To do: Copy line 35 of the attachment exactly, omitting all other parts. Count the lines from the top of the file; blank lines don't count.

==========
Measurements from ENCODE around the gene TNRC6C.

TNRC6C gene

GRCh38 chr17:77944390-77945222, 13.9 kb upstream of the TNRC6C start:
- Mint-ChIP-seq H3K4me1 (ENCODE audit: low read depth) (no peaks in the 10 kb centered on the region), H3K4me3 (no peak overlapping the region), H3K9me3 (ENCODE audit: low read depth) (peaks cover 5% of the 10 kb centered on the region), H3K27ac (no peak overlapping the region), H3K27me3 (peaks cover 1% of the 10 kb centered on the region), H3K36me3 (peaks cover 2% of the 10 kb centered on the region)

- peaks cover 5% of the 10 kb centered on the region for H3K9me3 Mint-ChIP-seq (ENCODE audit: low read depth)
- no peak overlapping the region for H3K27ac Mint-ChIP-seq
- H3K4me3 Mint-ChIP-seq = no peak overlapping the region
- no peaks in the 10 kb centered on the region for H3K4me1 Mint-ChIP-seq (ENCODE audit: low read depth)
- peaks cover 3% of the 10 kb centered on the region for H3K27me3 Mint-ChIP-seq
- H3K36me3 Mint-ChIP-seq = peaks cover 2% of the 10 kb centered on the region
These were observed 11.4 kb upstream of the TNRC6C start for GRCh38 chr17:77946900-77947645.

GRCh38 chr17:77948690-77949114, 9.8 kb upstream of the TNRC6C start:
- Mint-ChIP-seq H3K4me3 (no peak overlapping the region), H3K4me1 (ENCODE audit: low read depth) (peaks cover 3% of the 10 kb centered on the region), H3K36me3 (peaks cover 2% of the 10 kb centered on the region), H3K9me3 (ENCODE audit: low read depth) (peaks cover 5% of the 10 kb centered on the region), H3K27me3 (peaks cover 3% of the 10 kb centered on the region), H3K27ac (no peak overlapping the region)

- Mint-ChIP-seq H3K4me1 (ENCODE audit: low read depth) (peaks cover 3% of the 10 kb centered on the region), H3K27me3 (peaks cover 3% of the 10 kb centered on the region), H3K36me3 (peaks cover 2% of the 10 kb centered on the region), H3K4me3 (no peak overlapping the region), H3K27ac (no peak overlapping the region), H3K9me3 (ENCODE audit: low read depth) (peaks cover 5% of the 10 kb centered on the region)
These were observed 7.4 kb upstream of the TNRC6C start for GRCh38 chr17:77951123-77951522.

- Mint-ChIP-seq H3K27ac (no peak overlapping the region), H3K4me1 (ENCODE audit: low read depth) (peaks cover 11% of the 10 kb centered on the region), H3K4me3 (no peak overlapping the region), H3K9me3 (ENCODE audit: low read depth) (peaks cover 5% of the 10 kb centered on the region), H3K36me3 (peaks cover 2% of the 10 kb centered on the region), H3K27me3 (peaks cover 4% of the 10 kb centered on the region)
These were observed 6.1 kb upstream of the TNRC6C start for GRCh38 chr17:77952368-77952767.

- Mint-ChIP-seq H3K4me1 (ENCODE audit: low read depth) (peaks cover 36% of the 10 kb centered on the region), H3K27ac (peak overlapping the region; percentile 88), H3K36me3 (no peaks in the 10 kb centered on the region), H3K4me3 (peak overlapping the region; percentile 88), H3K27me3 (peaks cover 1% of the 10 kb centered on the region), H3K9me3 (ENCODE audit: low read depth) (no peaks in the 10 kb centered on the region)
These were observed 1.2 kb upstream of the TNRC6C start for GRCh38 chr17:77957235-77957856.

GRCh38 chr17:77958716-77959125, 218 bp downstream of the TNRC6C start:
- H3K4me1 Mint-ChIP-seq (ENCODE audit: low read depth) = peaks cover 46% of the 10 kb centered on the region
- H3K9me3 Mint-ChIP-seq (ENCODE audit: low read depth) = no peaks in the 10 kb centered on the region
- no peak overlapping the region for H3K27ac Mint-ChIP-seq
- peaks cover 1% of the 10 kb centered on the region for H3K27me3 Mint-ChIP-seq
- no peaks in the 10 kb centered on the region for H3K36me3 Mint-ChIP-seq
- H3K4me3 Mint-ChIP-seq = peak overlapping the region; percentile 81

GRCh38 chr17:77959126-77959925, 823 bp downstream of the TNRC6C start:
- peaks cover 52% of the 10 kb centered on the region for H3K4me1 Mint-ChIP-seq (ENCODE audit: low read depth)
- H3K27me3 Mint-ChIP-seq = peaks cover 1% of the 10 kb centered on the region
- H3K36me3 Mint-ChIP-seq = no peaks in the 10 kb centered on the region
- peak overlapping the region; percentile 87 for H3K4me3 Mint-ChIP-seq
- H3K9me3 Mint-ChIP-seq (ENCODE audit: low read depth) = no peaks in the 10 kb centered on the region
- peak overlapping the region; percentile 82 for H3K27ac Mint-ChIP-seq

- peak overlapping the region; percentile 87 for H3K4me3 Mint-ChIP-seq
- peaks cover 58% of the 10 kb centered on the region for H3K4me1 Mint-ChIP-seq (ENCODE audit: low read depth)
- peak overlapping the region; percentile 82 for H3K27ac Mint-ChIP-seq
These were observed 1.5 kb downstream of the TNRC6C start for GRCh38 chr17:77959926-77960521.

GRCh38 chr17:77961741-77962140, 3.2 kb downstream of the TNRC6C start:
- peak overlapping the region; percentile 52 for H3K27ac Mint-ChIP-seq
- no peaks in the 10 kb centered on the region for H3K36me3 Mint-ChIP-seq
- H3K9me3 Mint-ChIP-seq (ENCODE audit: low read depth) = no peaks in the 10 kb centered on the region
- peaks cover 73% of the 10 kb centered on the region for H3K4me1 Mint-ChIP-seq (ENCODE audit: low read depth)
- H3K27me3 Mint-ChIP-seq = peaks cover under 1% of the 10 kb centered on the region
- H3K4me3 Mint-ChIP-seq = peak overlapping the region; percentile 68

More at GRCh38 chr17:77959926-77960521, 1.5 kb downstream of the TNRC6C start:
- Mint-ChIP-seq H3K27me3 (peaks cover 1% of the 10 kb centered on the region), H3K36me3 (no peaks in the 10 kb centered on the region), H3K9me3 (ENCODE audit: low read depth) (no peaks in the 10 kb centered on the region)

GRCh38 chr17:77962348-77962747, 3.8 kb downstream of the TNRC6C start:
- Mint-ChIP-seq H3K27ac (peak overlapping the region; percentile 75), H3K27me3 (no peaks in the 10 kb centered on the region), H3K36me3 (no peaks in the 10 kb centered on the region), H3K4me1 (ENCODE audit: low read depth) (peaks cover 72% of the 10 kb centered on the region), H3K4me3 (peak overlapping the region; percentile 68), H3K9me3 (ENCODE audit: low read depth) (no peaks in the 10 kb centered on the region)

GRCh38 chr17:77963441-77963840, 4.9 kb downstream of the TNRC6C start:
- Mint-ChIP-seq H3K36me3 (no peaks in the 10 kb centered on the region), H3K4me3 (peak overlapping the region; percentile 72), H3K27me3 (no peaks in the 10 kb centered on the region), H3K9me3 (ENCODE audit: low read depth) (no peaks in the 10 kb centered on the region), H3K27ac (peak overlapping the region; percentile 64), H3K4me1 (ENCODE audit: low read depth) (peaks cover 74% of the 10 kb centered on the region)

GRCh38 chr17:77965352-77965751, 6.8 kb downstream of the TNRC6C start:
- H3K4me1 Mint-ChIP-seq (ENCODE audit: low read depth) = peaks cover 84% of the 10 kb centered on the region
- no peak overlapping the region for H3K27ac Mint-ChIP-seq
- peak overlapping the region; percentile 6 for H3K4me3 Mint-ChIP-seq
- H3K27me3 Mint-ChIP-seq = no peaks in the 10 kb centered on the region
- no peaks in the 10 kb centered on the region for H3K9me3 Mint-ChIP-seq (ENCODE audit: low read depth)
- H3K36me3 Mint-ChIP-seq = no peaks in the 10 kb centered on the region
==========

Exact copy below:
- peaks cover 58% of the 10 kb centered on the region for H3K4me1 Mint-ChIP-seq (ENCODE audit: low read depth)